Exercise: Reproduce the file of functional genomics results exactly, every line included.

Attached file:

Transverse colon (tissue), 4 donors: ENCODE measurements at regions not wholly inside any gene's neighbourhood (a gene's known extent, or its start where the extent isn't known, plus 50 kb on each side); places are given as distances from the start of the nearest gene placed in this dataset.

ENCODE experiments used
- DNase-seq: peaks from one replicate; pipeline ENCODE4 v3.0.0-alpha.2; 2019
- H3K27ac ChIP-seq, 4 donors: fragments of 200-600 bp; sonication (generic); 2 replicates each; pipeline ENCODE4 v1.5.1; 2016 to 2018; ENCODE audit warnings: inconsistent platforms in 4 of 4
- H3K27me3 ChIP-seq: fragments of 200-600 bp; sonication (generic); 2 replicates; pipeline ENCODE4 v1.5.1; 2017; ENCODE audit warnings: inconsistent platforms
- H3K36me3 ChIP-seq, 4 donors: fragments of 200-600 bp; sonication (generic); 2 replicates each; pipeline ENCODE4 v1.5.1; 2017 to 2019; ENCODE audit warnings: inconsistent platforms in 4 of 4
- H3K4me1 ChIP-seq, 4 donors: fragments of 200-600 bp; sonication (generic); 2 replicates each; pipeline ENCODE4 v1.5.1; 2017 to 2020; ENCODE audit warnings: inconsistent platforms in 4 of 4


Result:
Transverse colon (tissue), 4 donors: ENCODE measurements at regions not wholly inside any gene's neighbourhood (a gene's known extent, or its start where the extent isn't known, plus 50 kb on each side); places are given as distances from the start of the nearest gene placed in this dataset.

ENCODE experiments used
- DNase-seq: peaks from one replicate; pipeline ENCODE4 v3.0.0-alpha.2; 2019
- H3K27ac ChIP-seq, 4 donors: fragments of 200-600 bp; sonication (generic); 2 replicates each; pipeline ENCODE4 v1.5.1; 2016 to 2018; ENCODE audit warnings: inconsistent platforms in 4 of 4
- H3K27me3 ChIP-seq: fragments of 200-600 bp; sonication (generic); 2 replicates; pipeline ENCODE4 v1.5.1; 2017; ENCODE audit warnings: inconsistent platforms
- H3K36me3 ChIP-seq, 4 donors: fragments of 200-600 bp; sonication (generic); 2 replicates each; pipeline ENCODE4 v1.5.1; 2017 to 2019; ENCODE audit warnings: inconsistent platforms in 4 of 4
- H3K4me1 ChIP-seq, 4 donors: fragments of 200-600 bp; sonication (generic); 2 replicates each; pipeline ENCODE4 v1.5.1; 2017 to 2020; ENCODE audit warnings: inconsistent platforms in 4 of 4